The National Heart Foundation of Australia is releasing today a new resource on cardiovascular health for people with HIV. The move follows the publication of a nine-year study of nearly 3,000 U.S. patients, which found that those with HIV were more than four times as likely to die of a sudden heart attack compared to the general population.
HIV infection itself, the antiretroviral therapy that has extended HIV patients' lives, and typical cardiovascular risk factors could be causes for the higher risk, said Professor Anthony Dart, director of cardiovascular medicine at the Alfred Hospital in Melbourne. Some 42 percent of Australians with HIV smoke, compared with 17 percent of the general population, the Heart Foundation said.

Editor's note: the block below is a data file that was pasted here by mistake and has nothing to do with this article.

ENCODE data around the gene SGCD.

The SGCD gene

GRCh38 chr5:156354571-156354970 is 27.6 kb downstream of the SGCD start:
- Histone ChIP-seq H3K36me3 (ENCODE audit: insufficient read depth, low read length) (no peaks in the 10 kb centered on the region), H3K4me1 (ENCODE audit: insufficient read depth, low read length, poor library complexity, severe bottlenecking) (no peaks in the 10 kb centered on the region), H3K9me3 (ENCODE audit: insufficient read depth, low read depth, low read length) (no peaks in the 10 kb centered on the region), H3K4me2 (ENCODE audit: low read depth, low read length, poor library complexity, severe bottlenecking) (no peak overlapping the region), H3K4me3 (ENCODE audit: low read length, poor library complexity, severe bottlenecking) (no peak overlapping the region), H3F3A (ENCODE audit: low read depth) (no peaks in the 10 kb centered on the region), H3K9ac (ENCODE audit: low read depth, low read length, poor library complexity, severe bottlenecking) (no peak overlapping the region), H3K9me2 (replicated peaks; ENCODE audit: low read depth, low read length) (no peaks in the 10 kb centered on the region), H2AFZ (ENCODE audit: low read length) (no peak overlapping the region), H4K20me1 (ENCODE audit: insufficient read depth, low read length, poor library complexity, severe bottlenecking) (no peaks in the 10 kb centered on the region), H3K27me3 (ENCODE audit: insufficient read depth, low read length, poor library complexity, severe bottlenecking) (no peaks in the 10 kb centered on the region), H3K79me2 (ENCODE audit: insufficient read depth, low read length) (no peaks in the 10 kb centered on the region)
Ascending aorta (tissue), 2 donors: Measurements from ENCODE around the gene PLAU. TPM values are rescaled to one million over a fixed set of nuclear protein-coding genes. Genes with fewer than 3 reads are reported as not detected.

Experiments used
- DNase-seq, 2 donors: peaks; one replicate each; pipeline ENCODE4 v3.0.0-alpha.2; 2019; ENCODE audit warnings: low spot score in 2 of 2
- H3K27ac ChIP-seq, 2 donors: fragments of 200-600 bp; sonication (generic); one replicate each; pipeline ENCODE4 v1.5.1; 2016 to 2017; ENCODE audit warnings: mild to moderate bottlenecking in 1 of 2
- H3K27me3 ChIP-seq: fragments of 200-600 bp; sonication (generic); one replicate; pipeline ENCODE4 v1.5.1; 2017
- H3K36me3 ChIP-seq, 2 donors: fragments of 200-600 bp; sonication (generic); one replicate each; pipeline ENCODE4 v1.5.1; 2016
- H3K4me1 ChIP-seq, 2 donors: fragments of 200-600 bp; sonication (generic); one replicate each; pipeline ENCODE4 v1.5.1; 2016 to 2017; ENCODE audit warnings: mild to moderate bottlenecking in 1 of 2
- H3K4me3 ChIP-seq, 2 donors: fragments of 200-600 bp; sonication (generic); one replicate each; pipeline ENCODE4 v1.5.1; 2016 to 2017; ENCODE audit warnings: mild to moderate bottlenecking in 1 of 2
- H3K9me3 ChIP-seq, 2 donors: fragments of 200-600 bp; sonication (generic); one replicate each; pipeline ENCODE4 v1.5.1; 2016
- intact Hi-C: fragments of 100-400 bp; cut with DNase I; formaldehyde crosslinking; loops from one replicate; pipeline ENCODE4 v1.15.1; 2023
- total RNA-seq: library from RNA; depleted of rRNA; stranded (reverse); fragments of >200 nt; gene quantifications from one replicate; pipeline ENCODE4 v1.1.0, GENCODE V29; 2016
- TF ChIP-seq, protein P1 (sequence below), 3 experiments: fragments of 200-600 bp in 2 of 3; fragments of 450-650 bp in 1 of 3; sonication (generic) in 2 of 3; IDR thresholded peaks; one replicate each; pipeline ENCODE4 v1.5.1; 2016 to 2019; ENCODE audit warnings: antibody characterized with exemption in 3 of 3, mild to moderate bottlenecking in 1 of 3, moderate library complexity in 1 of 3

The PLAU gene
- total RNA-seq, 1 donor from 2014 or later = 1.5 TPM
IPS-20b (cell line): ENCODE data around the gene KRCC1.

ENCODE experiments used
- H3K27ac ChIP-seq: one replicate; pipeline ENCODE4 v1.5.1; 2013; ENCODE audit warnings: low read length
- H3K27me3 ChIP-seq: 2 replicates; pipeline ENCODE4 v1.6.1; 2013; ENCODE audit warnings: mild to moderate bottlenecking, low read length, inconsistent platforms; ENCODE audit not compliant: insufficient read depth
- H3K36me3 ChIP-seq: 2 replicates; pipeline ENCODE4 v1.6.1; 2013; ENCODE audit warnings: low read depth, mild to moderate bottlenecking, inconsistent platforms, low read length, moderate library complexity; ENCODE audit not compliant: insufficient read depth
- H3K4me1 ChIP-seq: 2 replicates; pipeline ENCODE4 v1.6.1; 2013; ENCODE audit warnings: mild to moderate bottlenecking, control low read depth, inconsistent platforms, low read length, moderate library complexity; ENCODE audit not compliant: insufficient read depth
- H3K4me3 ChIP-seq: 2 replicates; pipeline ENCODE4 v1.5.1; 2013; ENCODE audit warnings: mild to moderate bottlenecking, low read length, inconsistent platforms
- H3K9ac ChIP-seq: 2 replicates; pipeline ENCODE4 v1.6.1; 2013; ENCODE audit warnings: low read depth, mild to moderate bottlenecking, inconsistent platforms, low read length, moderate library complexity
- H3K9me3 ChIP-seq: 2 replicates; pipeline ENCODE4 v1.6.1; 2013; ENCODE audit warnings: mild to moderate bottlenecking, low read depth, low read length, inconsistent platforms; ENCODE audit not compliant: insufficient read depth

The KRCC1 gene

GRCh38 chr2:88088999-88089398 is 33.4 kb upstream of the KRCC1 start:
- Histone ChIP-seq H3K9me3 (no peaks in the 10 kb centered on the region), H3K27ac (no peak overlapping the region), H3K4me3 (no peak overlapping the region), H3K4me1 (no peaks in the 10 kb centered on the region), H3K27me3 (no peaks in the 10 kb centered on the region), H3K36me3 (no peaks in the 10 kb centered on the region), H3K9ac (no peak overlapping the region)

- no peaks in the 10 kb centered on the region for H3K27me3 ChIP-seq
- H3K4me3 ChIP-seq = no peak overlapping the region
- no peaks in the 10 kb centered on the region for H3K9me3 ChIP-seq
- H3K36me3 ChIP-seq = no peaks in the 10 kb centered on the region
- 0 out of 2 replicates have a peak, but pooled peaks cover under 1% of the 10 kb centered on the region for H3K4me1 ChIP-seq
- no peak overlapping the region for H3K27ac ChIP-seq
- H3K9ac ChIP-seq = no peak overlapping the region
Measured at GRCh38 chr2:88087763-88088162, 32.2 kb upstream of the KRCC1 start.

"Cigarette smoking is much higher in HIV-positive subjects than others; obesity is more common and there's some suggestion of an increased risk from the treatment of HIV," said Dart, who chairs a foundation working group on cardiovascular disease and HIV.
"The first important thing is to make people aware that this is a condition from which they are more liable to suffer," Dart said. "Therefore, there's a very big advantage to them to doing all the things they can do to reduce their risk."
"We want to ensure there is adequate support and education provided about risk factors for heart disease," said Dr. Lyn Roberts, the foundation's CEO.
[PNU editor's note: To access the resource, visit: www.heartfoundation.org.au/your-heart/Pages/hiv.aspx.]
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This article was provided by CDC National Prevention Information Network. It is a part of the publication CDC HIV/Hepatitis/STD/TB Prevention News Update.
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